Intestinal permeability refers to the control over materials passing from the gastrointestinal tract trough the cells of the gut wall and then into the rest of the body. This permeability allows nutrients to pass through but if the permeability becomes wider, chances of harmful organisms passing through the body increases. 

Referring back to the 2016 study, DiPatrizio explained that “dysregulation of the endocannabinoid system might play a role in intestinal disorders, including inflammatory bowel disease, irritable bowel syndrome, as well as obesity”.  Pharmaceutical treatments currently available for individuals struggling with the health of their gut, are laden with side effects. Fortunately, a study published in 2018 but Rose Szabady and her team, became the first to demonstrate the physical process by which cannabis positively interacted with patients suffering from symptoms related to Irritable Bowel Disease. Interestingly enough, Szabady and her team were not looking for that in their research, they just happened to come across it while trying to understand how healthy intestine regulates itself. 

How Can Cannabis Help Keep Your Gut Healthy?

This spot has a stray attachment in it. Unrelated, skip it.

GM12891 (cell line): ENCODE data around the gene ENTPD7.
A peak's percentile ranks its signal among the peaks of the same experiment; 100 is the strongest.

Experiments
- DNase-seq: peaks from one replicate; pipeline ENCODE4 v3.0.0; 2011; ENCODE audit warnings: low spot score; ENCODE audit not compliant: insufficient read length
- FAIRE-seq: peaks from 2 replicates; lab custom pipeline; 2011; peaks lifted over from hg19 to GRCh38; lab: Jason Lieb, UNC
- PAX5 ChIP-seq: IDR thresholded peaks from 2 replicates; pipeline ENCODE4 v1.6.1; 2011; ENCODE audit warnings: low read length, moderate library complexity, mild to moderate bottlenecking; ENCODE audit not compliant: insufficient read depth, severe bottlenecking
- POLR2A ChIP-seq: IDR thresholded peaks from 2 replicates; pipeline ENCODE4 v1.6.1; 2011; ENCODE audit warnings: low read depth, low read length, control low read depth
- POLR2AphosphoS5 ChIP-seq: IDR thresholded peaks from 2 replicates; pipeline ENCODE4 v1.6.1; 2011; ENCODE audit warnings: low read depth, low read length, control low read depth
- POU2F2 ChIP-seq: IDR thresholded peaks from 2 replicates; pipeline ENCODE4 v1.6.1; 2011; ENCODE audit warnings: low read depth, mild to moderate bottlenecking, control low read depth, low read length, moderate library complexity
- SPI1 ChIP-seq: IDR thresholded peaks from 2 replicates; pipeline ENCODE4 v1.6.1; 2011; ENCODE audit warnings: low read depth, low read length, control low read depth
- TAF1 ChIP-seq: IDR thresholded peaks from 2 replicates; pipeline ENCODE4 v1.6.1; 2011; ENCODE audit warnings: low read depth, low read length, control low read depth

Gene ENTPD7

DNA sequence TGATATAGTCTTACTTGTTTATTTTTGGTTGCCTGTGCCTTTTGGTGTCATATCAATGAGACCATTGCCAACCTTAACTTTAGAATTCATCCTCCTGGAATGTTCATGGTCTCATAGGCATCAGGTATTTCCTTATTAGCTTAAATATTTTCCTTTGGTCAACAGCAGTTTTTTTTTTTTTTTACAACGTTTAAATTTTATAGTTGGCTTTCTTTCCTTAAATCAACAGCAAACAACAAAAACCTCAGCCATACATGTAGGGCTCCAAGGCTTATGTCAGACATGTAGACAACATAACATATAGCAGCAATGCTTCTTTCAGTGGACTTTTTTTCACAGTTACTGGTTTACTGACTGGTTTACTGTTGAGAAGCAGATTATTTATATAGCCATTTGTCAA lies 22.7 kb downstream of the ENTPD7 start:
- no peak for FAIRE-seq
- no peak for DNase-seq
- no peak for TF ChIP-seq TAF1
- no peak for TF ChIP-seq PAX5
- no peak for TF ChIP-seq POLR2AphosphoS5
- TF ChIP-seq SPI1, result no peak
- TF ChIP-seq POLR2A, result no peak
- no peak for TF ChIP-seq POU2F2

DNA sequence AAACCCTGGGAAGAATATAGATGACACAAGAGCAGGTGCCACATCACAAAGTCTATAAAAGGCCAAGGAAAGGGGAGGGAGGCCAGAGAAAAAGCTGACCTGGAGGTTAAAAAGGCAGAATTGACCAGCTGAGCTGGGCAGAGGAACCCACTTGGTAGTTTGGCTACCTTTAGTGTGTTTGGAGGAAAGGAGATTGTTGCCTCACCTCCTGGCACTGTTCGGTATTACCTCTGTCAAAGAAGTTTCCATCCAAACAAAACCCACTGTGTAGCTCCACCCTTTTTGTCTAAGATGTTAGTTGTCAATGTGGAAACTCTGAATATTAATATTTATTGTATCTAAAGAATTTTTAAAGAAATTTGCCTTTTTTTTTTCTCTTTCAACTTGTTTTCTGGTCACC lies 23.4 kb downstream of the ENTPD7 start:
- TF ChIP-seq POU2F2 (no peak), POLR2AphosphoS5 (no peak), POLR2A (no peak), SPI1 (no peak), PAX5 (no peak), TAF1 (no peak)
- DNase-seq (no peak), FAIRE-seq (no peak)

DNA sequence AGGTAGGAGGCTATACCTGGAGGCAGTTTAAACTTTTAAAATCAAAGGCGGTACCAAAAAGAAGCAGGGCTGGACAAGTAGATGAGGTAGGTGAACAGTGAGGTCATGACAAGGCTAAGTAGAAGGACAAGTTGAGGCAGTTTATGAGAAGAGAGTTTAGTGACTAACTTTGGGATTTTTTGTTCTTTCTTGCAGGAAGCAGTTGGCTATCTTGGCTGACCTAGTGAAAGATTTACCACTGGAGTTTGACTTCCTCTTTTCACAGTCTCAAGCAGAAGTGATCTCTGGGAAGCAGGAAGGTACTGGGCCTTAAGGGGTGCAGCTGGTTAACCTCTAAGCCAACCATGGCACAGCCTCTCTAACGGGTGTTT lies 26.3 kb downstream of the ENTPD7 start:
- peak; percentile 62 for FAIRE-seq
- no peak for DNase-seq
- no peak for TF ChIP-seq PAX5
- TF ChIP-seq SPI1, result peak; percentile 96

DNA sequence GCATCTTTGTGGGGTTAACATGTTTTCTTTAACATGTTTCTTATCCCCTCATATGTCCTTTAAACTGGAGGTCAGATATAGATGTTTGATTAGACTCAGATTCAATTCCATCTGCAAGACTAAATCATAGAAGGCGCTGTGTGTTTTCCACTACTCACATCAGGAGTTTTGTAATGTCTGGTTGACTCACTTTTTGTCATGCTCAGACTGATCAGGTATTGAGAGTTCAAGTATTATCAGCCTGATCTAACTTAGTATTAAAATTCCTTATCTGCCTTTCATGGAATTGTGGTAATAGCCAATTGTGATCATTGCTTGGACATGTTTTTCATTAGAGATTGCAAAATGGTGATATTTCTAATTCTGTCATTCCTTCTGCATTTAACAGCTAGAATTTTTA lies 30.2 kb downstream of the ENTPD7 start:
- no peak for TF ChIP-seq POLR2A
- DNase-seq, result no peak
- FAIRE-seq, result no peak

• Reduces inflammation and pain. 
  • Acts as an anti-abnormal motility agent. 
  • Eliminates excessive need for addictive pharmaceuticals. 
  • Reduces nausea and vomiting. 
  • Stimulates appetite and boosts metabolism which then also reduces the likelihood of non-alcoholic fatty liver disease. 
  • Alleviates depression associated with some gut conditions. 
  • Improves quality of life.

Although most of the research available ends with the conclusion that more research is needed, the benefits identified already are reasons enough to consider this as an effective treatment and measure of gut health management. Cannabis has been used for its’ anti-inflammatory and pain reduction properties for decades, with many who have used it for that exact reason signing its’ praise.